It was Bath’s first by-pass and the setting – in Jane Austen’s novel Persuasion – for the city stroll that Captain Wentworth and Anne Elliot took when they were finally reconciled.
I am talking about the Gravel Walk – laid down in 1771 and connecting the Royal Crescent with Queen Square.
Once it would have had views across gently sloping pastures leading to the old city of Bath – that is, until Royal Victoria park was constructed and mature trees now shade this pathway and drip raindrops upon its pedestrian users.
It is a pathway that Jane Austen herself would have walked upon and one that is still used today by tourists and Bathonians alike.
As a member of the Mayor of Bath’s Corps of Honorary Guides it’s a route many of us choose to take – when showing the city to Bath’s international visitors – but there’s not much of the original gravel path left to see.
We are getting a build up of vehicles parked along the side of the pathway – which is at the rear of Gay Street and the Circus.
Many are genuine tradespeople wanting access. However, this is a situation not seen before and a real blot on the landscape.
Cars and vans are churning up the surface.
Though this is part of the city’s Conservation Area, attempts have been made to fill in the holes with all sorts of aggregate, so the whole route is a patchwork quilt of stone filling, pot holes and mud.
This route once gave access to the back entrances to the Georgian properties but, with the coming of Royal Victoria Park – designed in 1829 – the pathway merged with this new facility – one of Britain’s earliest public parks.
Coming out at the top end of the Gravel Walk one comes face to face with the impressive Royal Crescent. Number 1 is not only a Georgian house museum but the headquarters of Bath Preservation Trust – the city’s heritage watchdogs.
BPT’s Chief Executive, Caroline Kay, told Bath Newseum:
‘The Gravel Walk was in 18th Century, and is today, a key pedestrian route from Queen Square to the Crescent which should be an oasis of calm on the fringe of the built-up Georgian streets.
Unfortunately it appears to be massively over-used by delivery and construction vehicles and the like which has reduced most of the gravel to mud; this in turn has been seeded by weeds, and all in all the place feels unloved and unsafe for the many visitors who want to use it.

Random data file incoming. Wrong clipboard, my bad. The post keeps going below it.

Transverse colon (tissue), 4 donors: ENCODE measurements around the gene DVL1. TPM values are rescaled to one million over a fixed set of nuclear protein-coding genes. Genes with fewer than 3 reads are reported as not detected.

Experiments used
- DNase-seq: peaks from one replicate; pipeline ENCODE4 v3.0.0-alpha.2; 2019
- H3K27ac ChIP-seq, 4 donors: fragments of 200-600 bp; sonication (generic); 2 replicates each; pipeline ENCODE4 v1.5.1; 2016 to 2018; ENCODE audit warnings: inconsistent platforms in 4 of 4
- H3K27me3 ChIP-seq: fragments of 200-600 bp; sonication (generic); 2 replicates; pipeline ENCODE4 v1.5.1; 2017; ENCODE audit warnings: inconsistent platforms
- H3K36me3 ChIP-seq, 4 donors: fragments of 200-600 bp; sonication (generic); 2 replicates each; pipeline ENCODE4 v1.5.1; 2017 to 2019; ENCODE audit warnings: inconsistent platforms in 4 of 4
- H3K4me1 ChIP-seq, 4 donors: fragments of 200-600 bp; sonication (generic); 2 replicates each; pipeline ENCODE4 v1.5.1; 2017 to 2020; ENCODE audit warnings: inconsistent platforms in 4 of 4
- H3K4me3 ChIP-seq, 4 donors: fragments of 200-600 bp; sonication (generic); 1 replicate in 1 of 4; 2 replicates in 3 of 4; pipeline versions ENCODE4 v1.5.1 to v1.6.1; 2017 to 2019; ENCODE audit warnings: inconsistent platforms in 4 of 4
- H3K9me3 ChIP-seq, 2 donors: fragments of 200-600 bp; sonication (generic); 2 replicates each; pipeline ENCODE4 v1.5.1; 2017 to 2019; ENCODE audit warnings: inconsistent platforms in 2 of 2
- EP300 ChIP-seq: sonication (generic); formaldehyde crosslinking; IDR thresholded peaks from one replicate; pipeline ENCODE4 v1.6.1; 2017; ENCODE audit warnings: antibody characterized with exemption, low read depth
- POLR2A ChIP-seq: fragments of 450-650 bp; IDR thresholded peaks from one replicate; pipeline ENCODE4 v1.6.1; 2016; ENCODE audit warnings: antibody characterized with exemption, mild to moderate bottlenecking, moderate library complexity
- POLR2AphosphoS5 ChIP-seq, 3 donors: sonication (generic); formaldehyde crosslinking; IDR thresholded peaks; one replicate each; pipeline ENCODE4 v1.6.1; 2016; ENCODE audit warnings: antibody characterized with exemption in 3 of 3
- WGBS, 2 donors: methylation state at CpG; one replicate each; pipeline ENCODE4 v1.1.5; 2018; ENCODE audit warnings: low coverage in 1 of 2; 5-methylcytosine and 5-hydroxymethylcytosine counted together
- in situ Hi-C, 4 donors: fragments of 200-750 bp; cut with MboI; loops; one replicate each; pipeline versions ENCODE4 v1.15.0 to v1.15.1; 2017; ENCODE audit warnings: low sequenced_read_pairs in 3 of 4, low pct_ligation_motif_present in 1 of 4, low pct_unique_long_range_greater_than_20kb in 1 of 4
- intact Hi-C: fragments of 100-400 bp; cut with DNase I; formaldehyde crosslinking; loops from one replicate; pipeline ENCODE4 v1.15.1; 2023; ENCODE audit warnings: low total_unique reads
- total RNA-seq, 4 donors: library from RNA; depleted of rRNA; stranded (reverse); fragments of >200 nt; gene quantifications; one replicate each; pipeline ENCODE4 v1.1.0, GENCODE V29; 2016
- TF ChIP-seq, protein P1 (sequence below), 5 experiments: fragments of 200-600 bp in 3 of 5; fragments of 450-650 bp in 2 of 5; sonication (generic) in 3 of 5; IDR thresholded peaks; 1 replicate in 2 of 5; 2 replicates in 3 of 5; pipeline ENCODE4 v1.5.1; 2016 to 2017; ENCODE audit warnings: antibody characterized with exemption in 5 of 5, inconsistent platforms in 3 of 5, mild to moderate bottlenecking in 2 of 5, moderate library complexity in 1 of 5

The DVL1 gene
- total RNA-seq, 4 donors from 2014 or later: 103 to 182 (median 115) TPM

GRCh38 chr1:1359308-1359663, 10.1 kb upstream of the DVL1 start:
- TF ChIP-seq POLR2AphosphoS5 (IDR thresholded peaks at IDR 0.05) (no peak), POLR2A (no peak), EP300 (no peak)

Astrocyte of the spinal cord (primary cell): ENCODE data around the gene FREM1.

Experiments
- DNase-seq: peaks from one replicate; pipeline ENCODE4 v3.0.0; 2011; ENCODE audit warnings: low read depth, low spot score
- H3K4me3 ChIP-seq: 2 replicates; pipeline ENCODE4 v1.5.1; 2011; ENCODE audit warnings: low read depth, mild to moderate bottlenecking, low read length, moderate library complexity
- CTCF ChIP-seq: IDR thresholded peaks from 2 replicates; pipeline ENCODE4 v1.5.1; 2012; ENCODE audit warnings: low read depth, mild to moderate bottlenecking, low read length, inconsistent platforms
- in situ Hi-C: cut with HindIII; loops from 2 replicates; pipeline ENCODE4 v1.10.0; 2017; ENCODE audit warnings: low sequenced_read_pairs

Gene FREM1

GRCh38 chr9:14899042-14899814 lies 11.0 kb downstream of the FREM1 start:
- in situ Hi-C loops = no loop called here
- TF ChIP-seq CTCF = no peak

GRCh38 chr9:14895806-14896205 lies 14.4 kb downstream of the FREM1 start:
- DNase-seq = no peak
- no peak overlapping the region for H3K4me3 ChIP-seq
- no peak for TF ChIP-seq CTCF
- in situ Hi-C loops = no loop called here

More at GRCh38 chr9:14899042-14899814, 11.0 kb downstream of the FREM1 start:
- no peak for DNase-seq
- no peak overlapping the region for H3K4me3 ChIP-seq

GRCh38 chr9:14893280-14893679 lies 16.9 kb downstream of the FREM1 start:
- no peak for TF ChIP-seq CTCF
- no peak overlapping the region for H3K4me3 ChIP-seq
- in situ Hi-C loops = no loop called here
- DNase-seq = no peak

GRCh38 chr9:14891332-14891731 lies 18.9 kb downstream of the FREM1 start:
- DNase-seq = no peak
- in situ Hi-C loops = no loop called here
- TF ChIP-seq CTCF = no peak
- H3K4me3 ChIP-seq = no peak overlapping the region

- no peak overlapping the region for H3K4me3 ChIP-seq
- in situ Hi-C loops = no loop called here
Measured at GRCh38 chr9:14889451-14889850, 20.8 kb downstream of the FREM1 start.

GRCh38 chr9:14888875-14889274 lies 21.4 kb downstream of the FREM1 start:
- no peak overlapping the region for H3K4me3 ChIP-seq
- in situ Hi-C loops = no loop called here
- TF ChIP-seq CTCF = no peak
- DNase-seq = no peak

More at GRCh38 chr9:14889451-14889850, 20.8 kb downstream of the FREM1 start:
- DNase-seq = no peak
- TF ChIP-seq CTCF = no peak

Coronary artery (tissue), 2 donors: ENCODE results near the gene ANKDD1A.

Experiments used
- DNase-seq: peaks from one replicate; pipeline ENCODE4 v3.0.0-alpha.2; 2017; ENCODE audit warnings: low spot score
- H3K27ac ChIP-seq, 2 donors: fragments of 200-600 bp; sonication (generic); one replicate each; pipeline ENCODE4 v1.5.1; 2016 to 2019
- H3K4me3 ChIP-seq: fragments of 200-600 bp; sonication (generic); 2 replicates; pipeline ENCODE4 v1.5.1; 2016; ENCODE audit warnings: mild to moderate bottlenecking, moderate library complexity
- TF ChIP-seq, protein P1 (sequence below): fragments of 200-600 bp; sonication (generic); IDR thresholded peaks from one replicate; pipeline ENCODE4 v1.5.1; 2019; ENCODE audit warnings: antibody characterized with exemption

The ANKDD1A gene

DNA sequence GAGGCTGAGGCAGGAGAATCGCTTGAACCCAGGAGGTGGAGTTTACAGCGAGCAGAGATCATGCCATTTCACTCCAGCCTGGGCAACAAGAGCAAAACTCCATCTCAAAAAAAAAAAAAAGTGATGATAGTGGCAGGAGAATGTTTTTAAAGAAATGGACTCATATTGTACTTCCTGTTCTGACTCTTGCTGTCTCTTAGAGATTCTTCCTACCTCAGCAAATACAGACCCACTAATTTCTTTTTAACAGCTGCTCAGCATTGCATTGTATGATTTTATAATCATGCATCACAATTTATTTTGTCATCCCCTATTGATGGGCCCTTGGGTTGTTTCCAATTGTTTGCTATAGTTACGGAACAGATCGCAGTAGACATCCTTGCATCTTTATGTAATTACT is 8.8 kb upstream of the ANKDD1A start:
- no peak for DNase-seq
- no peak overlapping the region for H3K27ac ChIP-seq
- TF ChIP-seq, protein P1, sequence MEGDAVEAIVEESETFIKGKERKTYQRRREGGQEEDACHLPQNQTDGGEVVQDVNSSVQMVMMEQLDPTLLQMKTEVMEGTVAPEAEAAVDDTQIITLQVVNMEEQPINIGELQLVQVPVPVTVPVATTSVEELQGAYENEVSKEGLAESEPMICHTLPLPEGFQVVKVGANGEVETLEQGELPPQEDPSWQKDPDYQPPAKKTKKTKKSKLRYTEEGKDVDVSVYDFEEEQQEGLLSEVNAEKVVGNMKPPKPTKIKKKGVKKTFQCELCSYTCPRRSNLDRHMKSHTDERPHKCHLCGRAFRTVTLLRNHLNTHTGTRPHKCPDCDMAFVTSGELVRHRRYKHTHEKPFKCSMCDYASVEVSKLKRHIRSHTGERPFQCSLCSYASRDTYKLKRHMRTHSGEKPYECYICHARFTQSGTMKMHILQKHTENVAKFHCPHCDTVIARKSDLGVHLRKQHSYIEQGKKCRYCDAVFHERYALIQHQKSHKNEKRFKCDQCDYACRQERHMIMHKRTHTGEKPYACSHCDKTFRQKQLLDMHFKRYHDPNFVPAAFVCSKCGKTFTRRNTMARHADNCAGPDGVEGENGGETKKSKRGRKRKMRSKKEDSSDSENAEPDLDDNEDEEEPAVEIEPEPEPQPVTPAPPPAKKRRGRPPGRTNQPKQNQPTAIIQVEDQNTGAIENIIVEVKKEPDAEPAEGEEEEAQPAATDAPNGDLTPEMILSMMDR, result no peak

I believe that the Circus Area residents have been pressing for action to change the locks and access arrangements so they really are based on need only, and we look forward to this taking place so that then we can have a useful discussion about restoration and reinstatement of the eponymous gravel.’
One of the councillors representing this part of the city is Cllr Andrew Furse.
He told Bath Newseum:
‘I have contacted council officers and again contacted Council Connect regarding the abuse to parking and damage to gravel walk.
An historical part of the park, a few years ago residents were experiencing a similar problem. To tackle it a lockable bollard was installed at the entrance to Brock Street. Clearly this is being abused.
Therefore I have asked parking enforcement to be involved, and asked the Parks Department to replace the lock to bring some control to this.
I have also asked planning enforcement to ensure that building work to properties on Brock street or the Circus does not result in a free for all to tradesmen.
Also to ensure that proper reinstatement to the gravel is undertaken at the cost to the building work, not the parks department.
The council needs to get this sorted out.’
I would be interested to hear other views on this subject.
Just before we leave Gravel Walk – one little point of interest at the steps end of the path where workmen are rebuilding a boundary wall after the felling of two giant leylandii’s.
In digging down to extract the roots they have come across the old stone walled privy – at the bottom of the garden – and you can clearly see the arched stone sewer beneath it. All of this will remain untouched!